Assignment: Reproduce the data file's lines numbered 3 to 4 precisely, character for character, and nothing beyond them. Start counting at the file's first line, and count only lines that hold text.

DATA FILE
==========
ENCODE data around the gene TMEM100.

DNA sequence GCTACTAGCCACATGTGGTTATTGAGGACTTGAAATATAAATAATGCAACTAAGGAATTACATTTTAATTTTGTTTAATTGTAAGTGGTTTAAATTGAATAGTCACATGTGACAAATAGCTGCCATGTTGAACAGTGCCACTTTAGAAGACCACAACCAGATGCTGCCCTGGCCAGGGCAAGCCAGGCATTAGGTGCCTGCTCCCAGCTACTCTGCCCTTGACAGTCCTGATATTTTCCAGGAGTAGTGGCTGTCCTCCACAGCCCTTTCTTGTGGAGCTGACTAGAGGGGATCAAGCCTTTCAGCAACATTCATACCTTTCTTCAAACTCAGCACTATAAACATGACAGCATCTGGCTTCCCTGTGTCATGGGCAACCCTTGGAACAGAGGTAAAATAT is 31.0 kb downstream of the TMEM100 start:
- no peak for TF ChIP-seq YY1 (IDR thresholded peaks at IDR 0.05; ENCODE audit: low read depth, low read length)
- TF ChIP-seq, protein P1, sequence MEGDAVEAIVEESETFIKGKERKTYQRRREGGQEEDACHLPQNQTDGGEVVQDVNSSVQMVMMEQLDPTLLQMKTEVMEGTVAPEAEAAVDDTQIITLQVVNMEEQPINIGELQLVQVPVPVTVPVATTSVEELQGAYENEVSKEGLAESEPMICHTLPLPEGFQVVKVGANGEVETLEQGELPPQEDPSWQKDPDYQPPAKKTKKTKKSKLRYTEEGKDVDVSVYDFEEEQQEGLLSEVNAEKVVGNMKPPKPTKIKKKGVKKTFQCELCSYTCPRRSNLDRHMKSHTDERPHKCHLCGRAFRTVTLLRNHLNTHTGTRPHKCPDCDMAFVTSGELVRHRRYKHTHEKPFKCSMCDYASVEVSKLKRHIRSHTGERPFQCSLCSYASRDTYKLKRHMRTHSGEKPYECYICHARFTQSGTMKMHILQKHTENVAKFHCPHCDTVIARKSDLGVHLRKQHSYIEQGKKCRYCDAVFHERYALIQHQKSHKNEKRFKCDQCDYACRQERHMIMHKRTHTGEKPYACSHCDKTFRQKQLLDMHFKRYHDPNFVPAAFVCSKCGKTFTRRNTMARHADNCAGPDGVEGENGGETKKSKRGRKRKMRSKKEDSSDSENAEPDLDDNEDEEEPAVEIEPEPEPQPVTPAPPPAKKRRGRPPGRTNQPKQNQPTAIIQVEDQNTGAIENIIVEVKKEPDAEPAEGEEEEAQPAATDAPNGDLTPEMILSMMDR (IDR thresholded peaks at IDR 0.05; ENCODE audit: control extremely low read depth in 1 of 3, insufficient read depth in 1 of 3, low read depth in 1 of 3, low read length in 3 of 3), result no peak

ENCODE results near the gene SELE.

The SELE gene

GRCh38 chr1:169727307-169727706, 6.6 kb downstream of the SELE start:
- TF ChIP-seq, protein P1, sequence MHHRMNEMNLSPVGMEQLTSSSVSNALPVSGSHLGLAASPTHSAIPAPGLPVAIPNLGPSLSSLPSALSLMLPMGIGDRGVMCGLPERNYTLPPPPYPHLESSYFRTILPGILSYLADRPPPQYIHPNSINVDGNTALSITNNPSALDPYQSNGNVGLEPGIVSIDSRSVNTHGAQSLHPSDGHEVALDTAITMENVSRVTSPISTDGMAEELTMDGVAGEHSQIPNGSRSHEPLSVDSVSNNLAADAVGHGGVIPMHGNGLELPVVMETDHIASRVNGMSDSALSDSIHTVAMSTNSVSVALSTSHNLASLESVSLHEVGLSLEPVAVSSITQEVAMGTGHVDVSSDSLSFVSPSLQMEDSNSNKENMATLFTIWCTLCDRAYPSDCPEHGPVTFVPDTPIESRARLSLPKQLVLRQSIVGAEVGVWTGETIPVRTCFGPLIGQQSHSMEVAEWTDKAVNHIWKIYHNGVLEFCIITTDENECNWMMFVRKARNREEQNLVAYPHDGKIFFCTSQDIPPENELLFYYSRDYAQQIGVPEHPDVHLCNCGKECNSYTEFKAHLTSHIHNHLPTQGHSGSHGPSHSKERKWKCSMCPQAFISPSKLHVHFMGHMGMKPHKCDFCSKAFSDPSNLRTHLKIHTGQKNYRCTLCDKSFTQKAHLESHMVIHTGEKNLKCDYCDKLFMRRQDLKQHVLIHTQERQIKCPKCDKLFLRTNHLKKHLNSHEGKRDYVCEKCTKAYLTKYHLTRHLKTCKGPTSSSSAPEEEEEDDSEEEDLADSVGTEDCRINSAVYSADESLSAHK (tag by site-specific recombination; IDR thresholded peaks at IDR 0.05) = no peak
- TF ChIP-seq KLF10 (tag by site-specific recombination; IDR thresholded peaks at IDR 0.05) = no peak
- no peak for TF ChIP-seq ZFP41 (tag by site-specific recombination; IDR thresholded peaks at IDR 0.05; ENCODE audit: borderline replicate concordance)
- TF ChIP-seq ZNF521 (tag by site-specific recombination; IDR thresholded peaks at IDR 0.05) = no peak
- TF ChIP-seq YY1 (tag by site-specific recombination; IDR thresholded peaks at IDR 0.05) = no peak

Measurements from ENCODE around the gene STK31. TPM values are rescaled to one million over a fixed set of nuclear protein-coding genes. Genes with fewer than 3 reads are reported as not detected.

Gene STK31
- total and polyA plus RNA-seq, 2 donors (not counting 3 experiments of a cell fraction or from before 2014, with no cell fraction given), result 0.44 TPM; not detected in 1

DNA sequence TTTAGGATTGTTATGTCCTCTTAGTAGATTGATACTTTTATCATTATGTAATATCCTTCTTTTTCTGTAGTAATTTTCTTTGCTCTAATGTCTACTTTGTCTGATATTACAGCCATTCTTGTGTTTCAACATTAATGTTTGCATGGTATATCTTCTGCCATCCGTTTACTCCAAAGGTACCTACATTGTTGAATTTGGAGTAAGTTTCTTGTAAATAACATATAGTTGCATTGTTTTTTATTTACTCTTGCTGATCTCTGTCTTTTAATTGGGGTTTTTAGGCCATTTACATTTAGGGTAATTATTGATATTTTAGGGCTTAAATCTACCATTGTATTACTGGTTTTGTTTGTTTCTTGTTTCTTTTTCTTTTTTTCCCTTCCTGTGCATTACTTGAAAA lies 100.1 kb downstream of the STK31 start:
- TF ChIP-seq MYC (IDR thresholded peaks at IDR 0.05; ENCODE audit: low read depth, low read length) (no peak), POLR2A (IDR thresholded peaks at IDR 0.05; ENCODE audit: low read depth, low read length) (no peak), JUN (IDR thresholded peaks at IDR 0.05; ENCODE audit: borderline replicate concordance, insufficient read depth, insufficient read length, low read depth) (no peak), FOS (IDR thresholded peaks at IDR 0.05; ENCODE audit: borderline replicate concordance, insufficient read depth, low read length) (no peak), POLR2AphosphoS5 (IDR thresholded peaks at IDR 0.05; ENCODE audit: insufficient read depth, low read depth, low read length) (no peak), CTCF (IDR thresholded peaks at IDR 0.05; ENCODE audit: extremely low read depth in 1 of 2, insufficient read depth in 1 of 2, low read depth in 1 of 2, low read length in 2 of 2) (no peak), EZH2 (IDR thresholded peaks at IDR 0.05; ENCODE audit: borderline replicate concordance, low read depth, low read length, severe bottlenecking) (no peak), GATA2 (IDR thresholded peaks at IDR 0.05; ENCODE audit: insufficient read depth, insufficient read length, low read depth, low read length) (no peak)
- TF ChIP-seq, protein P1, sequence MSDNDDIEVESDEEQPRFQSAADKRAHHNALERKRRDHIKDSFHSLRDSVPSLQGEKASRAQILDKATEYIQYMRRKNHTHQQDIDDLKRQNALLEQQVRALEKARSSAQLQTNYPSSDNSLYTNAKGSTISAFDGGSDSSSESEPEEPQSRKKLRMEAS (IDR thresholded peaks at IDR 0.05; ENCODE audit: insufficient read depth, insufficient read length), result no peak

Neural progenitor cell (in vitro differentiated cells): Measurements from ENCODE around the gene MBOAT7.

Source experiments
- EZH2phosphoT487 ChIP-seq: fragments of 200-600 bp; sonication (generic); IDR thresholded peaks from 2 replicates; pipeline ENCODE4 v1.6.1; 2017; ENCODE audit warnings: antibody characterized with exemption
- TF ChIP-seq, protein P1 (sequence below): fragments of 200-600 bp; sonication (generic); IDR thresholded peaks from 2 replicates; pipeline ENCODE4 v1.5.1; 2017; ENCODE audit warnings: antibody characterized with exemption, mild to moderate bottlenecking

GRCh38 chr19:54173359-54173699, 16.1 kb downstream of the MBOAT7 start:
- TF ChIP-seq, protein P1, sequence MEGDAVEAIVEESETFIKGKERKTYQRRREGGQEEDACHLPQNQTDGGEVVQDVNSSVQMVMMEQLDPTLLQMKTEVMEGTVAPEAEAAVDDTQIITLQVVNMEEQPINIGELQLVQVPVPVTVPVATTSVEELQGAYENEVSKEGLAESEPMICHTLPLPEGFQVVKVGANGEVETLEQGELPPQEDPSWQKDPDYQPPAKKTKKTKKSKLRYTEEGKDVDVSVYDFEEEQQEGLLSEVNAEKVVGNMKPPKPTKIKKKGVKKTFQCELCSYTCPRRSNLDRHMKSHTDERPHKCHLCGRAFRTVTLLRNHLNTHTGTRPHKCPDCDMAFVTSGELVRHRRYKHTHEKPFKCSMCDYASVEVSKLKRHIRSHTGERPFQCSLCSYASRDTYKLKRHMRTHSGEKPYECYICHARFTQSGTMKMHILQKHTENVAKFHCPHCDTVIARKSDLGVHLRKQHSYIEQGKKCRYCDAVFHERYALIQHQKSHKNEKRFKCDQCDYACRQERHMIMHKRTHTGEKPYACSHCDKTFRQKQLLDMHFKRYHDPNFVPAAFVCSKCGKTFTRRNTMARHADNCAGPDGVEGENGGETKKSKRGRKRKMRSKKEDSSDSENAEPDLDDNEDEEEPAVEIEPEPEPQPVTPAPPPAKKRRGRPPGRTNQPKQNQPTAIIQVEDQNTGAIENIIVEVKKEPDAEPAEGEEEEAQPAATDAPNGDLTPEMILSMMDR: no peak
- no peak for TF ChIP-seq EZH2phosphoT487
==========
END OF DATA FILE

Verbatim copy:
- no peak for TF ChIP-seq YY1 (IDR thresholded peaks at IDR 0.05; ENCODE audit: low read depth, low read length)
- TF ChIP-seq, protein P1, sequence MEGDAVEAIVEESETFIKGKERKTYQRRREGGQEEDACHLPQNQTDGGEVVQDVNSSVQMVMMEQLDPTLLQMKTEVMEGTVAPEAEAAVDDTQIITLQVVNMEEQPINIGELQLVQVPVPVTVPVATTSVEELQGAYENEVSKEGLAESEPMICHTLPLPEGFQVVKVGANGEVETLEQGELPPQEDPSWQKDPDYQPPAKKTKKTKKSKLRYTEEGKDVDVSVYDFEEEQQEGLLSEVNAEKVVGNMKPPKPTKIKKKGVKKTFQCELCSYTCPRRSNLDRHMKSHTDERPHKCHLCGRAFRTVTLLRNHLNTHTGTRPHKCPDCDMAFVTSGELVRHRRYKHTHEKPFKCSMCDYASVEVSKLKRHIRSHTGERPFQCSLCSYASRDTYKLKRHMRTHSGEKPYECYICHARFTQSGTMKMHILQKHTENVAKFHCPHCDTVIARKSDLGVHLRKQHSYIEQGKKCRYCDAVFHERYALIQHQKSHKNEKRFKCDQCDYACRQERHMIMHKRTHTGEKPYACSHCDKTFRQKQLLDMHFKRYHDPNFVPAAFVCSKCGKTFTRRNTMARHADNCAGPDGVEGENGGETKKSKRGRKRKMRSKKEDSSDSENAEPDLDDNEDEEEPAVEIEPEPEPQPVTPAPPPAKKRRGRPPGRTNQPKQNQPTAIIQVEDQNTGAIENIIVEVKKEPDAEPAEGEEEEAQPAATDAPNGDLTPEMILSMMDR (IDR thresholded peaks at IDR 0.05; ENCODE audit: control extremely low read depth in 1 of 3, insufficient read depth in 1 of 3, low read depth in 1 of 3, low read length in 3 of 3), result no peak